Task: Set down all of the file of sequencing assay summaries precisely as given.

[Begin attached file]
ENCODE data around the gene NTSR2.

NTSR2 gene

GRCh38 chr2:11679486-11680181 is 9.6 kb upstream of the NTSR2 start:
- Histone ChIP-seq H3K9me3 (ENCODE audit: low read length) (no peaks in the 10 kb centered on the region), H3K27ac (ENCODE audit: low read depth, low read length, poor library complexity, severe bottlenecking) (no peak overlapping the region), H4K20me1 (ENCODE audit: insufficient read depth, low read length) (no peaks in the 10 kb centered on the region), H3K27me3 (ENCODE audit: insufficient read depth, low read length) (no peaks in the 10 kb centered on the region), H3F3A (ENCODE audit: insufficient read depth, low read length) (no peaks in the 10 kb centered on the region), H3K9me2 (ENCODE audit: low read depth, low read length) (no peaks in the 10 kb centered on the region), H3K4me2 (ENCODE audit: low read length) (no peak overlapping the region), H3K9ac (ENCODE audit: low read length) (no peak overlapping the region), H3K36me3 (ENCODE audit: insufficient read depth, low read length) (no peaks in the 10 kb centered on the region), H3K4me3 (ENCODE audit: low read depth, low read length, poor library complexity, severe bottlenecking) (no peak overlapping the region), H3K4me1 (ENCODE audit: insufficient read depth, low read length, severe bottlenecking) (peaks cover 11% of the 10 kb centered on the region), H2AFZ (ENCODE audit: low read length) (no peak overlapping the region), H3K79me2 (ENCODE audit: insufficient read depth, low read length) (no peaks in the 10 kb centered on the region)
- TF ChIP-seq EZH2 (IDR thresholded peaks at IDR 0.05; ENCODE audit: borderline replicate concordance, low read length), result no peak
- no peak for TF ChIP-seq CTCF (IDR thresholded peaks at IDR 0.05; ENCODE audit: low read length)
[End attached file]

ENCODE data around the gene NTSR2.

NTSR2 gene

GRCh38 chr2:11679486-11680181 is 9.6 kb upstream of the NTSR2 start:
- Histone ChIP-seq H3K9me3 (ENCODE audit: low read length) (no peaks in the 10 kb centered on the region), H3K27ac (ENCODE audit: low read depth, low read length, poor library complexity, severe bottlenecking) (no peak overlapping the region), H4K20me1 (ENCODE audit: insufficient read depth, low read length) (no peaks in the 10 kb centered on the region), H3K27me3 (ENCODE audit: insufficient read depth, low read length) (no peaks in the 10 kb centered on the region), H3F3A (ENCODE audit: insufficient read depth, low read length) (no peaks in the 10 kb centered on the region), H3K9me2 (ENCODE audit: low read depth, low read length) (no peaks in the 10 kb centered on the region), H3K4me2 (ENCODE audit: low read length) (no peak overlapping the region), H3K9ac (ENCODE audit: low read length) (no peak overlapping the region), H3K36me3 (ENCODE audit: insufficient read depth, low read length) (no peaks in the 10 kb centered on the region), H3K4me3 (ENCODE audit: low read depth, low read length, poor library complexity, severe bottlenecking) (no peak overlapping the region), H3K4me1 (ENCODE audit: insufficient read depth, low read length, severe bottlenecking) (peaks cover 11% of the 10 kb centered on the region), H2AFZ (ENCODE audit: low read length) (no peak overlapping the region), H3K79me2 (ENCODE audit: insufficient read depth, low read length) (no peaks in the 10 kb centered on the region)
- TF ChIP-seq EZH2 (IDR thresholded peaks at IDR 0.05; ENCODE audit: borderline replicate concordance, low read length), result no peak
- no peak for TF ChIP-seq CTCF (IDR thresholded peaks at IDR 0.05; ENCODE audit: low read length)